President Donald Trump on 28 January signed an executive order that calls for "extreme vetting" of people entering the US from certain Muslim-majority countries, a move he said is aimed at keeping "radical Islamic terrorists" out of America.
The executive order "Protection of The Nation From Foreign Terrorist Entry Into The United States" notes that the steps taken by the US in the aftermath of 9/11 has not been able to deter terrorists from entering the country.
"Numerous foreign-born individuals have been convicted or implicated in terrorism-related crimes since 11 September, 2001, including foreign nationals who entered the US after receiving visitor, student, or employment visas, or who entered through the US refugee resettlement program," it said.
The move fulfills the vow Trump made on the campaign trail to limit Muslim immigration to the United States.
"I'm establishing new vetting measures to keep radical Islamic terrorists out of the United States of America. We don't want them here," Trump said after he signed the executive order in his first visit to the Pentagon, a week after he was sworn in as the President.
"We want to ensure that we are not admitting into our country the very threats our soldiers are fighting overseas.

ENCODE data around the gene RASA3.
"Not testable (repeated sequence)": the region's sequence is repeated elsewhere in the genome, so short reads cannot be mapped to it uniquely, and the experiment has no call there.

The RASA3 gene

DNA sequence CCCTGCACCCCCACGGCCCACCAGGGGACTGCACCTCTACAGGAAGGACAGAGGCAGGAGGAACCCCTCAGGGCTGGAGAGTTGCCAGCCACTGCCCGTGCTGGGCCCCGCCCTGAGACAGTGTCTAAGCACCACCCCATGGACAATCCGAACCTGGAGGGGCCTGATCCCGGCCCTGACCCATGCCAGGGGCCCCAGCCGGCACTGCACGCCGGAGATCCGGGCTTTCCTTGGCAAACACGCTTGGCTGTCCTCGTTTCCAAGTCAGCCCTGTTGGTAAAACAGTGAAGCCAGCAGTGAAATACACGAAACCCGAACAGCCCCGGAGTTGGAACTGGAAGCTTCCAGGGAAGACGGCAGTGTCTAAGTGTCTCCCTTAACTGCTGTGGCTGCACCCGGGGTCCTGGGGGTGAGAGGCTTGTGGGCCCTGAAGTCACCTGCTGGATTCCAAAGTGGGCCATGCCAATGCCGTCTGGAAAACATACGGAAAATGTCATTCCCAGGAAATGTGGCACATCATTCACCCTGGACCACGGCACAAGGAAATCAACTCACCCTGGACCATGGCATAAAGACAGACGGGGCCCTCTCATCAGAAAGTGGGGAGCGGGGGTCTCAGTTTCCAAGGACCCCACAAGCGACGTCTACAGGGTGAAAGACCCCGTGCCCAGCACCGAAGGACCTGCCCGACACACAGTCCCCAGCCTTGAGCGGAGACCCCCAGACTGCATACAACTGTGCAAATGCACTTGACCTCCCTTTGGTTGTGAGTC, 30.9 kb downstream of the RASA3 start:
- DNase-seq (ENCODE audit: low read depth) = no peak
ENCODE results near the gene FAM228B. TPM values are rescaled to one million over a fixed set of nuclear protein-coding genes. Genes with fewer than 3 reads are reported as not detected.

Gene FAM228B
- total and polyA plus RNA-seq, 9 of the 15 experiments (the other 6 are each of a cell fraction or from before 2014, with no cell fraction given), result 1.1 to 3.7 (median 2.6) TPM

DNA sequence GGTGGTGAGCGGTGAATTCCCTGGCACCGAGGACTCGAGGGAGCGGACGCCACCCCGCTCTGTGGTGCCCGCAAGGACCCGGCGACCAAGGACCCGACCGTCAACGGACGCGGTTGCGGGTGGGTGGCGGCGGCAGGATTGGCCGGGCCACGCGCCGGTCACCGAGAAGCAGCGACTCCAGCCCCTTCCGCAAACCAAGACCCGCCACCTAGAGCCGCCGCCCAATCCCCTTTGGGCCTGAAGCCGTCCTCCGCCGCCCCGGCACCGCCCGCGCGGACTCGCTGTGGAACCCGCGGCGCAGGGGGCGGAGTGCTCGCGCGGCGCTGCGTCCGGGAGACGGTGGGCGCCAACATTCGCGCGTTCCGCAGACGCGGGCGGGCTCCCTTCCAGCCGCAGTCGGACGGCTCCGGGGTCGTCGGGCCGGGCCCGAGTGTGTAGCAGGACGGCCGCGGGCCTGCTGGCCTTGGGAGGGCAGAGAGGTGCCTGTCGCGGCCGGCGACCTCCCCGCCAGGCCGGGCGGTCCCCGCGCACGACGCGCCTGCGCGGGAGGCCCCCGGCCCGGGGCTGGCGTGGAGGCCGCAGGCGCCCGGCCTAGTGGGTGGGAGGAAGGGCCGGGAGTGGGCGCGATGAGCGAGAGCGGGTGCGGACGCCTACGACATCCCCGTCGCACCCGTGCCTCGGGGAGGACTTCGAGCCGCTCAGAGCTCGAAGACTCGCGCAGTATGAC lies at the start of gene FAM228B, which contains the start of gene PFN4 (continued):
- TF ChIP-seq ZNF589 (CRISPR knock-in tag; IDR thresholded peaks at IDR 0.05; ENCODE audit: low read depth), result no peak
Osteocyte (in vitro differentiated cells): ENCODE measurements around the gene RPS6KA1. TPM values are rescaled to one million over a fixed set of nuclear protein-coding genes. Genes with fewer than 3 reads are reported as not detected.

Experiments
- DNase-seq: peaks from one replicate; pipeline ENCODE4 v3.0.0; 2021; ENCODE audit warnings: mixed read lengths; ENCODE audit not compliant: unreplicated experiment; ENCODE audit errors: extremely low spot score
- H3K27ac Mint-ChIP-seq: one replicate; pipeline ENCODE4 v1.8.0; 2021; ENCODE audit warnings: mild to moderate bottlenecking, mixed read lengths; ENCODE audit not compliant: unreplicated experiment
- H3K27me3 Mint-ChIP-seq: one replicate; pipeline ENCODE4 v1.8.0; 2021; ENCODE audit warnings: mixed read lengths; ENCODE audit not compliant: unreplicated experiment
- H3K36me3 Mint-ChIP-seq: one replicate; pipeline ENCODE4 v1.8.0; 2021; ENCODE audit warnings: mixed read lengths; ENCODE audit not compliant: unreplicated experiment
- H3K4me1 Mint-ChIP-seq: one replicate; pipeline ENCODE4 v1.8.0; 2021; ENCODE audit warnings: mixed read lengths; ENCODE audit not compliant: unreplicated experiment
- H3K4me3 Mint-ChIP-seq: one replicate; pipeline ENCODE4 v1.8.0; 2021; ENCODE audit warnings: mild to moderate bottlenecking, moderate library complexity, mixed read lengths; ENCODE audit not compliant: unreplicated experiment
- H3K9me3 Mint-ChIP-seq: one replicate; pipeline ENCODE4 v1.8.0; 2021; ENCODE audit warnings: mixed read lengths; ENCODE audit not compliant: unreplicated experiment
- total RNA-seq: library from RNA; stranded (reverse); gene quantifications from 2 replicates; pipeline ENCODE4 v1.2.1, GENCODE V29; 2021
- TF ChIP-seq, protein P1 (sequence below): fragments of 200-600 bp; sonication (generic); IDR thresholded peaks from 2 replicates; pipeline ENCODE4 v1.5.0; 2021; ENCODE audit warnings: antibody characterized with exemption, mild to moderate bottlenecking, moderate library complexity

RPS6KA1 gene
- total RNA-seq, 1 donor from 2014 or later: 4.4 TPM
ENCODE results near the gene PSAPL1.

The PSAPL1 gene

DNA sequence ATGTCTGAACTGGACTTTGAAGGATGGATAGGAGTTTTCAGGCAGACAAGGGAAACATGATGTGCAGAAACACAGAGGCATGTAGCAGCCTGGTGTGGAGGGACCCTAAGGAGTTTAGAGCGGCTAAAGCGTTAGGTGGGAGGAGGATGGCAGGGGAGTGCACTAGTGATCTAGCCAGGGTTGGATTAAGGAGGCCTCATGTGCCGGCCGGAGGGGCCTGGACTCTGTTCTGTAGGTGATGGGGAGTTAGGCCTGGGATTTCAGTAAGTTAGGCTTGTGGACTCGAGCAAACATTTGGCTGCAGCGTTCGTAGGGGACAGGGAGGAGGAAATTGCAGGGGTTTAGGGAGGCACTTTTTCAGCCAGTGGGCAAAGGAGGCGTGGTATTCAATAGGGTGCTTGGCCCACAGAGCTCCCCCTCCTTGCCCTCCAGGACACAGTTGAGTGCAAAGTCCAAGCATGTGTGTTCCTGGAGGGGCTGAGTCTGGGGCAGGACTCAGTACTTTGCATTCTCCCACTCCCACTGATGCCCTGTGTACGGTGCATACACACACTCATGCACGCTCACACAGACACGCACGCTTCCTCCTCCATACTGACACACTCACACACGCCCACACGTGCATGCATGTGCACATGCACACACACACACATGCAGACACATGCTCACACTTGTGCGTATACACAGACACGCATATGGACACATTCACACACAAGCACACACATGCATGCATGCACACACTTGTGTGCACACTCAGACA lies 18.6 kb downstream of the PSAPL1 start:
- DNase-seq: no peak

We only want to admit those into our country who will support our country and love deeply our people," Trump said.
"We will never forget the lessons of 9/11 nor the heroes who lost at the Pentagon. They were the best of us. We will honour them not only with our words, but with our actions, and that's what we're doing today," said Trump flanked by Defence Secretary Gen (rtd) James Mattis and the Vice President Mike Pence.
Deteriorating conditions in certain countries due to war, strife, disaster, and civil unrest increase the likelihood that terrorists will use any means possible to enter the US, the executive order said.
The US must be vigilant during the visa-issuance process to ensure that those approved for admission do not intend to harm Americans and that they have no ties to terrorism, it said.
"In order to protect Americans, the US must ensure that those admitted to this country do not bear hostile attitudes toward it and its founding principles," the executive order said adding that the US cannot, and should not, admit those who do not support the Constitution, or those who would place violent ideologies over American law.
In addition, the US should not admit those who engage in acts of bigotry or hatred (including "honour" killings, other forms of violence against women, or the persecution of those who practice religions different from their own) or those who would oppress Americans of any race, gender, or sexual orientation, it said.
The executive order suspends the US Refugee Admissions Programme for 120 days until it is reinstated "only for nationals of countries for whom" members of Trump's Cabinet deem can be properly vetted.
The order also prevents all persons from Iraq, Syria, Iran, Sudan, Libya, Somalia or Yemen from entering the country for 30 days.